The German-ringed Mediterranean Gull AAZS has arrived back for a second winter at the Round Pond in central London. The low winter sun allowed me to try for some different photographs today. More info on this bird can be found on Des McKenzie's Cloaca (blog that is).
A pair of Shoveler were creating 'shoveling vortices' while both Black-headed Gull and Canada Gull helped themselves to the distrubed debris/food. Not quite kleptoparaitism, but certainly not doing any of the work.

Previous Round Pond Med shots here:

Saturday, December 06, 2008

Demoiselle Cranes

Being a bit of a crane fan I had to go and see the three juvenile Demoiselle Cranes recently introduced at the World Wetlands exhibit at the WWT London Wetland Centre. They're here for three years after which they'll be taken back to Martin Mere WWT for breeding. The viewing area at the Asia rice paddy exhibit unfortunately faces into the winter sun all day, or is in the shade due to the low sun, so its difficult to get nice images. Full story from WWT here.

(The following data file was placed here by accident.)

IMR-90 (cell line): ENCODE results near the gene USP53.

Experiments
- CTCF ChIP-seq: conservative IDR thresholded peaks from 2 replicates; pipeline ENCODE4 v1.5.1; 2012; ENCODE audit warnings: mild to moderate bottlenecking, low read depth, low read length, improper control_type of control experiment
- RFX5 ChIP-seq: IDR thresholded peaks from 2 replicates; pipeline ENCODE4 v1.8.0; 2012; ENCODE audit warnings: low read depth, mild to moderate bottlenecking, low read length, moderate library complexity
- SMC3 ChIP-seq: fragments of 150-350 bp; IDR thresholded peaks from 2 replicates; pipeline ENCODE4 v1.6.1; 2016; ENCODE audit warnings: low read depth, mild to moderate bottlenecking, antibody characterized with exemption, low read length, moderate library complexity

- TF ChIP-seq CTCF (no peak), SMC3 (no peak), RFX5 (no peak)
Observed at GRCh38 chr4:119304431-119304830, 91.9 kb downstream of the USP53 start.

In the wild these cranes breed from the Black Sea across Central Asia to the far East and winter in India/Pakistan and north-east Africa. Remnant populations occur in eastern Turkey and possibly still in Morocco. Next year I hoping to go back to Hornborgasjön to photograph Eurasian Crane and New Mexico for Sandhill Cranes.
More on Demoiselles:

... and now a few wild birds from today